# Checklist storm design

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CHAPTER 8

DRAIN
CONSTRUCTION
PROCEDURES

8:1 DESIGN CONSIDERATIONS

8:1.1 Overview

Hydrology is the science concerning precipitation and the resulting storm water runoff, interception, infiltration, and stream flows. These natural phenomena are modeled to predict the potential for flooding, as well as the impact of development and land use on our waterresources.
Hydraulics is that branch of engineering that calculates how fluid flows through channels, pipes, or over the landscape. Velocity, as well as depth and width of flow, can be calculated. Hydraulic design uses the design flow and volume determined by hydrologic calculations to design and evaluate proposed design alternatives. A design storm is chosen as the basis of a design.Consideration is given to the land use being enhanced or protected when picking a design storm. Economics, longevity, risk, environmental considerations (e.g., habitat protection or restoration), and aesthetics are also used to evaluate proposed alternatives. Secondary design flows (low and high) are also considered when evaluating proposed alternatives.
8:1.2 Considerations
(1) Design StormEngineers refer to design storms based on the statistical probability of their occurrence. For example, the 100-year storm has a 1 in 100 or 1% probability of being equaled or exceeded each year. The total rainfall amount varies based on the frequency (probability) of the design storm.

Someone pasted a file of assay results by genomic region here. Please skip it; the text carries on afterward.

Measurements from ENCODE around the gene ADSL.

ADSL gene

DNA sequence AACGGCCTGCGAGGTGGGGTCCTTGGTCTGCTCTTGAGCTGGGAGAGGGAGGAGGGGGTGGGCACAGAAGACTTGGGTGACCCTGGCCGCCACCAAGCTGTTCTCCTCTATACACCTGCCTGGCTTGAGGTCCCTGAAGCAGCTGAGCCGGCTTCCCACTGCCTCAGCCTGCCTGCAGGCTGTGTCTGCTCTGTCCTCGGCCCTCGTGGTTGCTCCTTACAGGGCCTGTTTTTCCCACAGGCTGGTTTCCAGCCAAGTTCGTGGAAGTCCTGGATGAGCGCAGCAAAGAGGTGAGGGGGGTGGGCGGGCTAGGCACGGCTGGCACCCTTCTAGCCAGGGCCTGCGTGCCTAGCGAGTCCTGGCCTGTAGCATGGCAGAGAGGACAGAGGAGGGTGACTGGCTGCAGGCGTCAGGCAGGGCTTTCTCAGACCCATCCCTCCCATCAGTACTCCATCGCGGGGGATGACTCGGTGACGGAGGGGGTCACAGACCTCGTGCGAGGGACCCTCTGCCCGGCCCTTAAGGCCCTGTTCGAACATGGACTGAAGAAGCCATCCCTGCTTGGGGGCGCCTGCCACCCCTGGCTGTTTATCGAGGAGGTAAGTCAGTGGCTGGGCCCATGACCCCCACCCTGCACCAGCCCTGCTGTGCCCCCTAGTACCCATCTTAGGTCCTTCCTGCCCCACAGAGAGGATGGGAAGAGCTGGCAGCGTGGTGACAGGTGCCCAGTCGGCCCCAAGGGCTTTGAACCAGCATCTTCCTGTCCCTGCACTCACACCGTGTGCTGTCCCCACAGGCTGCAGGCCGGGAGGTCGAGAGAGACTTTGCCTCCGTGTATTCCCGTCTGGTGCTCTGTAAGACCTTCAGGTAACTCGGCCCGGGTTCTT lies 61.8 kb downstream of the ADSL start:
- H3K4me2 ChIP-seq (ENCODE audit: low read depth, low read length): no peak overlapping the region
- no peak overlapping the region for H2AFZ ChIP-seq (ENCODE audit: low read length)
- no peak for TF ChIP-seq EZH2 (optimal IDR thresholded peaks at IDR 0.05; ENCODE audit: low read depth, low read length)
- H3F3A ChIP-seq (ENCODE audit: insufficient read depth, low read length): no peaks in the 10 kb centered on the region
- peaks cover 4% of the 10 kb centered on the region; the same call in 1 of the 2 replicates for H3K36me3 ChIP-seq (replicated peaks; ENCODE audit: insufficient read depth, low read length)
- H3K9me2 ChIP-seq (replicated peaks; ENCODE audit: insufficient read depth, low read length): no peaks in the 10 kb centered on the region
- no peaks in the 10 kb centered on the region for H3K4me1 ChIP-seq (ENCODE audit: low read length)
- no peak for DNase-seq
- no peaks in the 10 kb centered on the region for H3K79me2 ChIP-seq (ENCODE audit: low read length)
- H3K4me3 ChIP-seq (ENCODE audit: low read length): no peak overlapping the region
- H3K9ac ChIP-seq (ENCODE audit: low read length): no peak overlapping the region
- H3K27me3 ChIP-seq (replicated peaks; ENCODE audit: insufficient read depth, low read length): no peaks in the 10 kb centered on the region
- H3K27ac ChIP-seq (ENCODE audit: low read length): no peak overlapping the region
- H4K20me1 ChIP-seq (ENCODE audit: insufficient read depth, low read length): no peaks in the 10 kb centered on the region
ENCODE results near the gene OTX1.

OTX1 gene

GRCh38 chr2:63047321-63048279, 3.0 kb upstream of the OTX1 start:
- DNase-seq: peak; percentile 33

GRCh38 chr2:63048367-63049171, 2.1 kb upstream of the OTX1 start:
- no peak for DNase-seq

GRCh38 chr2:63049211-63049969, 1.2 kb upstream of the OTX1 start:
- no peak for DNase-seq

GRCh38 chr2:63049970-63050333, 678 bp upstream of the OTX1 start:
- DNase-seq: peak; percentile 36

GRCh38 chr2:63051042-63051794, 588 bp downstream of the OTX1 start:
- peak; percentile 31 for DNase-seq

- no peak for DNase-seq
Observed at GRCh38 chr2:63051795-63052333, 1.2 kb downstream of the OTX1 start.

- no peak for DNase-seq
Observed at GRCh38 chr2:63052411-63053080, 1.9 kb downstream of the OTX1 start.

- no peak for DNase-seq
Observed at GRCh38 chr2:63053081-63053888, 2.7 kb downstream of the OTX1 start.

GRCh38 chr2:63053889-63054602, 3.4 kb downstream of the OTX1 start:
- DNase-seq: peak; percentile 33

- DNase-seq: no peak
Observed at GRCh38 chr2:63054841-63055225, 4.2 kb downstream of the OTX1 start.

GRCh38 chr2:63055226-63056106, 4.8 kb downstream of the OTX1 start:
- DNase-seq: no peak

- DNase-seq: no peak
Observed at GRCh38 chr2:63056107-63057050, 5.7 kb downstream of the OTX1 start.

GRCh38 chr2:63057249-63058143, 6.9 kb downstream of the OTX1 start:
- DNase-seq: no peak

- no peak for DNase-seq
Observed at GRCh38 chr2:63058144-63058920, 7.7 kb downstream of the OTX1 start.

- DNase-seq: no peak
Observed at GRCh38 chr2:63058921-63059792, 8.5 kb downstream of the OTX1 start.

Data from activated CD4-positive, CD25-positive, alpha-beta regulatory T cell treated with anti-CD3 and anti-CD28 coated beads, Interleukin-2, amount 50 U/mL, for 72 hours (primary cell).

(2) Hydrographs
A hydrograph is a plot of the rate of runoff that occurs in a drainage area overtime. There is a unique hydrograph for every rainfall event. Different storm water management techniques can alter the shape of a hydrograph in a drainage area for the same design storm. Detention reduces the peak rate of runoff while extending the time over which the runoff occurs.
(3) Time of Concentration
The periods of time that it takes storm water to reach the outlet of adrainage area is referred to as the time of concentration. Small subcatchments with impervious surfaces have a short time of concentration and will realize their highest flow rates during brief, intense thunderstorms. A large undeveloped watershed will realize peak runoff after a long continuous rain over many hours or days.
(4) Infiltration
The ability of the soil in a watershed toinfiltrate storm water influences the volume of surface water runoff and the peak rate of flow. Soil that is already saturated from snowmelt or a previous rain will have less infiltration and a higher rate of runoff. Frozen ground will impede infiltration and result in runoff from normally permeable soil at a rate similar to impervious surfaces.
(5) Interception
Another water loss thatreduces the rate and volume of runoff is interception. Trees, shrubs, and plants retain precipitation, resulting in evaporation or evapotransporation instead of surface water runoff. Small depressions in uneven ground store water, which then infiltrates or evaporates. These water losses reduce the peak rate and total volume of runoff from a drainage area.
(6) Land Use and Topography
Landuse has a large effect on the type of drainage system and the choice of the design storm. Land use affects the peak flow rate as well as the total volume of flow. The economic impact of flood damage to the land and improvements are considered. Generally speaking, protecting a farmland and increasing yield will have less total value per acre than protecting homes, commercial, or industrialproperties. The risk of the loss of life, disruption of transportation, or threat of pollution may support a larger expenditure per acre and a larger design storm. The topography of the area will also influence the choice of the design storm. Rolling terrain will usually result in more depression storage and localized flooding whereas flat regions such as the Saginaw Bay area would have extensive...